Mermaid Beach Residence by B.E Architecture is the firm’s first dalliance with Queenslander architecture, but you wouldn’t know it. Just like their clients—long-time locals of Mermaid Beach, a quietly picturesque suburb on the Gold Coast—the home has deep roots in the local community by virtue of weathered materials and architectural forms that respond to- and interact with the conditions of the site.
The minimalist form of the building is like a well-tailored suit: everything is clean-cut and functional, with the addition of surprising and thoughtful details that simultaneously soften and elevate the experience of the wearer (or, in this case, the family that lives there). B.E Architecture chose off-form concrete as the primary material for the building; not only is it aesthetically timeless, it is also durable: capable of wearing the weathering punches of the coastal climate with resilience and grace. Concrete is capable of softness and personality—or at least in the way that B.E Architecture has applied it to this residence.
“Early in the design process we established that in-situ concrete would be the most suitable material due to its aesthetics and durability,” says Andrew Piva, director at B.E Architecture. “As with all of our projects, we like to celebrate and explore materiality, and in this instance, we created subtle banding of the façade; the lower and upper band were left as smooth off-form concrete and the larger mid-sections were all hand-scabbled to create a more textured finished. This contrast of finishes makes the concrete feel less commercial and allows it to sit more appropriately in a residential setting – especially when offset with soft, weathered timber cladding and screens.”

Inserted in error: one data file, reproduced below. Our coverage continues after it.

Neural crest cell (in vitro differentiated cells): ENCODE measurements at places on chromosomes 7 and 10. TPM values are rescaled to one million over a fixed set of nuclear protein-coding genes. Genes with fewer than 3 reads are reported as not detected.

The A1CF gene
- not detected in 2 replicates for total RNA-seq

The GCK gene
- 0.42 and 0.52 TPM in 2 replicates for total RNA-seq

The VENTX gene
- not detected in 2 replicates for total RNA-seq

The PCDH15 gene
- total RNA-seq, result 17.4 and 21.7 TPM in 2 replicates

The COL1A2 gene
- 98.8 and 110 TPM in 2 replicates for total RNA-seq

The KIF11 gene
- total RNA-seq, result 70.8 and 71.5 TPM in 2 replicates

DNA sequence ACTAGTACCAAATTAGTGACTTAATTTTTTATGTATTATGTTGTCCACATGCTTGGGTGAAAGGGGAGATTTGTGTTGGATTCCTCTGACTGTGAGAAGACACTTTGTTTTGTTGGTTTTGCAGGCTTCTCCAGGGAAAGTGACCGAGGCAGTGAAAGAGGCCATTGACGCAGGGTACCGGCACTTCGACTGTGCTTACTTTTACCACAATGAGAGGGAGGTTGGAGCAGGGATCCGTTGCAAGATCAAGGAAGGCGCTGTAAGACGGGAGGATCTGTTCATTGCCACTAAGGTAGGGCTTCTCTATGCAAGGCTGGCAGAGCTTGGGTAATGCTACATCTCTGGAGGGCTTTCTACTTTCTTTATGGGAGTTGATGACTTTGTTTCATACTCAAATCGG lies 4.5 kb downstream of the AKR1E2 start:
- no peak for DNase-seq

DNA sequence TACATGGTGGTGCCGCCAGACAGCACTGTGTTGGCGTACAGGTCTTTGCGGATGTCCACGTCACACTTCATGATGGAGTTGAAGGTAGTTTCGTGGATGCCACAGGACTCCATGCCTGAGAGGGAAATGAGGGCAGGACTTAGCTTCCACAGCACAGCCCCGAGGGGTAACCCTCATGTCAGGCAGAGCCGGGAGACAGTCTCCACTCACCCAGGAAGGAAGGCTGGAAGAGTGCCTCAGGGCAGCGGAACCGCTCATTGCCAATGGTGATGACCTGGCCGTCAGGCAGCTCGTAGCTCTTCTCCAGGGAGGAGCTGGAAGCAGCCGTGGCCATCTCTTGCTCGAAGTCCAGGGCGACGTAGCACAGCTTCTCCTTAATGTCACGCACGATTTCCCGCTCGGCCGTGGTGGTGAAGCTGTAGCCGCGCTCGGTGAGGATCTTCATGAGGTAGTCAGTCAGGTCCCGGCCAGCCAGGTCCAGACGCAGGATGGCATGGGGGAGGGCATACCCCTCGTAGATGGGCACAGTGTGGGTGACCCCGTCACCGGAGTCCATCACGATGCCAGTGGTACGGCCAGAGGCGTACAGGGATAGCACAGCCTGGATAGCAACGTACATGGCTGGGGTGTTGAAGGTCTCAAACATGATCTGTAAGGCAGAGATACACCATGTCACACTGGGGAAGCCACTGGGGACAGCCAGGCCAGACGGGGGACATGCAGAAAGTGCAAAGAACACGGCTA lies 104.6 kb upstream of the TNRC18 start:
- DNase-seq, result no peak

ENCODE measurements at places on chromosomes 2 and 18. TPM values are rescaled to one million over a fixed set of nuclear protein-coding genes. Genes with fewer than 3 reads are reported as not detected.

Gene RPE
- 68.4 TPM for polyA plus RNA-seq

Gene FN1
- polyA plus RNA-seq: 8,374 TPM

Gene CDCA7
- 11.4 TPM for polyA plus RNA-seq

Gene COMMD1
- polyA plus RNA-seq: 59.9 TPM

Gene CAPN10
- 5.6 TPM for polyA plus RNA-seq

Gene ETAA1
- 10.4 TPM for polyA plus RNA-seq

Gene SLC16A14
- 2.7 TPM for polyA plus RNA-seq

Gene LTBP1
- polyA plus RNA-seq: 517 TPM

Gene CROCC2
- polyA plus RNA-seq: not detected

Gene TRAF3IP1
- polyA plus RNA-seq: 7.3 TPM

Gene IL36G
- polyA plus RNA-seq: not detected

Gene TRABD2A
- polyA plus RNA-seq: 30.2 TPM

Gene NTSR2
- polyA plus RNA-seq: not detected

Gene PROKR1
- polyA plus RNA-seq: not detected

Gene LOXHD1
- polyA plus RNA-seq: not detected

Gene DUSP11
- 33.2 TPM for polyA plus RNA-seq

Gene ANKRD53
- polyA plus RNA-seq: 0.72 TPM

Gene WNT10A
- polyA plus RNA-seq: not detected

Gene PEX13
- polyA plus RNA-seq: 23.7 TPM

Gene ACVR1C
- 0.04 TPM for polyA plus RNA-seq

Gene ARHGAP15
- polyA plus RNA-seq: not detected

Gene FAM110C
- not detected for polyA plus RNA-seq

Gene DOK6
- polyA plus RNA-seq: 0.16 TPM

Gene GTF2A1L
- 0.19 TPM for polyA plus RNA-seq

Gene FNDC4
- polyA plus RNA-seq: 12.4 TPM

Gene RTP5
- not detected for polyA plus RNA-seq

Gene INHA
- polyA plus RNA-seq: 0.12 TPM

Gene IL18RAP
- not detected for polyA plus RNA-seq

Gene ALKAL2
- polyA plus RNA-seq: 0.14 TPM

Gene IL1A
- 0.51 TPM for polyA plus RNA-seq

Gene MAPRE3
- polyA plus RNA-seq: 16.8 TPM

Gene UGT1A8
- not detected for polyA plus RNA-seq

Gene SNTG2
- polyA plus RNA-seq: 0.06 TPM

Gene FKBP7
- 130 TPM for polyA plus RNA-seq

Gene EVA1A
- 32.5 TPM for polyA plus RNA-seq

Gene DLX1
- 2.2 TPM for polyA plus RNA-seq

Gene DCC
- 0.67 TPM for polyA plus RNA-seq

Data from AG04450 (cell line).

The minimalist form of the building is like a well-tailored suit: everything is clean-cut and functional.
Although the street-facing façade of this fine example of Queenslander architecture has no fixed windows, thereby protecting the privacy of its residents, there is no denying the openness that defines the interior. Unsurprisingly, both client and architect were keen to capture the sweeping oceanside views, and this they did with great finesse. Although giving little away to passing beach traffic, the home opens up to the beach with direct access for the family. An internal courtyard with overhangs and cantilevers allows the occupants to enjoy this outdoor setting even when the weather isn’t ideal for journeying out onto the sand, protecting residents from sun and wind with operable building screens.
A central staircase – also designed using in-situ concrete – drags light into the home in a playful manner, pulling it through an elevated skylight into its tall and sculptural form and dispersing it through the home.
The seaside lifestyle inspires wellness; a slower and more spacious approach to being for which Queenslander architecture can oft be known. The architects wanted to build a home for their clients that reflected their diverse interests: yoga, reading, entertaining and, of course, the beach. As a result, not only does Mermaid Beach Residence comprise the necessary living spaces – such as four bedrooms with amenable touches such as walk-in wardrobes – it also contains a yoga studio, a centrally located swimming pool, open courtyards, gardens and terraces. Through thoughtful nooks, ample light and views, and personable design touches, Mermaid Beach Residence takes the weather and spins it in favour of its occupants.
Photography by Andy MacPherson
American Oak timber from Market Timbers
Blanco White timber flooring from Havwoods
Natural Velvet carpets in Palomino from Don Currie Carpets
Natural Velvet carpets in Pinto from Don Currie Carpets
Porto panels from Ventech
Honed tiles in Hasmal from Signorino
20-20 tiles in Toronto from Signorino
Sleek concrete from Caesarstone
Although giving little away to passing beach traffic, the home opens up to the beach with direct access for the family.
We think you might also like Sunrise House by MCK Architects